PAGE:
If anyone on MyDD has contacts in the management of Moveon.org, I would greatly appreciate your help in bringing this to their attention; I intend to submit it via their feedback form after incorporating any comments or suggestions from the MyDD community which seem useful. I'd especially appreciate any information on who the new DCCC chair is likely to be, what the selection process is, and when we'll know for certain.
(petition text below the fold)
by Chris Bowers, Tue Nov 07, 2006 at 11:27:31 AM EST
I thought turnout would be high today, but there are indications that it will be very, very high. Close to Presidential turnout, even. This makes me think to the dueling generic ballot polls over the weekend
. The thing about those polls was that the registered voter polls did not disagree with one another, and they all grouped into a reasonably tight, 9-16 point margin for Democrats. I wonder, on a purely speculative basis, that the truth was pretty much everyone was going to vote, so the flaw in likely voter models was even having them, not in the variations from one likely voter model to another.
I don't know. This is just one of the random thoughts I imagine I will have between now and 6:30 p.m., when we should start to expect results coming in from Indiana and Kentucky. We are looking for three pickups in the House from those two states in order to be on pace for the 23-29 seat forecast I made last night. Less is worrisome, more is fantastic.
This is an open thread.
by R2Dem2, Tue Oct 17, 2006 at 09:10:48 AM EDT
The Right-Wing Anti-immigration group, the Center for Immigration Studies, has 14 new polls out from 10 different House districts and 4 different Senate races. The polls focus on immigration, but also ask which candidates the poll respondents plan to vote for in these 14 races. The polls are all from about the time the Foley scandal broke, with polling done both before and after the scandal (Foley resigned on September 29th). Generally speaking, the Senate polls seem to have been conducted before Foley broke, while the House polls were done shortly after.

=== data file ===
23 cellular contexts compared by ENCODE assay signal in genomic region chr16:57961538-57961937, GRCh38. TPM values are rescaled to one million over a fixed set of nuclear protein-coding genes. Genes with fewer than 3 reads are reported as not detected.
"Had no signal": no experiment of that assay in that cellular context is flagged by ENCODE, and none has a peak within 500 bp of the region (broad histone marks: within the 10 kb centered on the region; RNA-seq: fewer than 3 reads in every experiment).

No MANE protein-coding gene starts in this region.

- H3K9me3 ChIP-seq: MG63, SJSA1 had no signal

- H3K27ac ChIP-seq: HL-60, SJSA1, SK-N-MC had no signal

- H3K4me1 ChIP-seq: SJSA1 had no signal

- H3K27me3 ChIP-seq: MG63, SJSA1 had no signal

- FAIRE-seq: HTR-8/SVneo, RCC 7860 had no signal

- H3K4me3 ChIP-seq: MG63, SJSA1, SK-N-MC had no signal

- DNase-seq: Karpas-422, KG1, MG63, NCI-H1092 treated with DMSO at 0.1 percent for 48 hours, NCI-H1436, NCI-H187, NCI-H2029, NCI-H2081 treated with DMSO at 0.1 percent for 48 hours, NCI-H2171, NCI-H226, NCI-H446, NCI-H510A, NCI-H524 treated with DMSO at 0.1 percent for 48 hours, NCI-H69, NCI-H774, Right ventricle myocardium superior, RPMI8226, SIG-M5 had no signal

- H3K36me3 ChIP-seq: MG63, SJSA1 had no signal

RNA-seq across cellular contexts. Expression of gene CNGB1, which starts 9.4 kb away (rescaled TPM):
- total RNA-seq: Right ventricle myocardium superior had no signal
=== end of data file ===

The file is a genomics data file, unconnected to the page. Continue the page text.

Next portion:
CIS did not report candidate percentages, which I calculated from the raw crosstabs in the "detailed breakdown" for all the polls. If anyone wants to check my math, that would be greatly appreciated.
Having just glanced over the results, some of the samples seem to skew a bit to the R side, so keep that in mind, along with the Right-Wing leanings of CIS. The 14 races polled are MO-Sen, PA-Sen, NJ-Sen, MT-Sen, AZ-05, CT-04, IN-08, KY-04, PA-06, TX-17, LA-03, GA-08, CO-07, and OH-06.
For the results, see the flipside.
by gregflynn, Thu Oct 12, 2006 at 07:22:11 PM EDT
What do they have in common? A new Republican 527 called Americans for Honesty on Issues that has popped up to run negative ads against 9 Democratic House candidates. Some of the negative ads have already run in Iowa and Colorado.
Candidates and titles of attack ads:
Bruce L Braley IA-01
"No Funds For Troops"
Edwin Permutter CO-07
Brad Ellsworth IN-08
"The Tarnished Badge"
Gabrielle Giffords AZ-08
"Path to Citizenship"
Baron P Hill IN-09
Patricia A Madrid NM-01
Heath Shuler NC-11
"Heart in Tennessee"
Kenneth Ray Lucas KY-04
"Six Years & Zip"
Joseph Simon Donnelly IN-02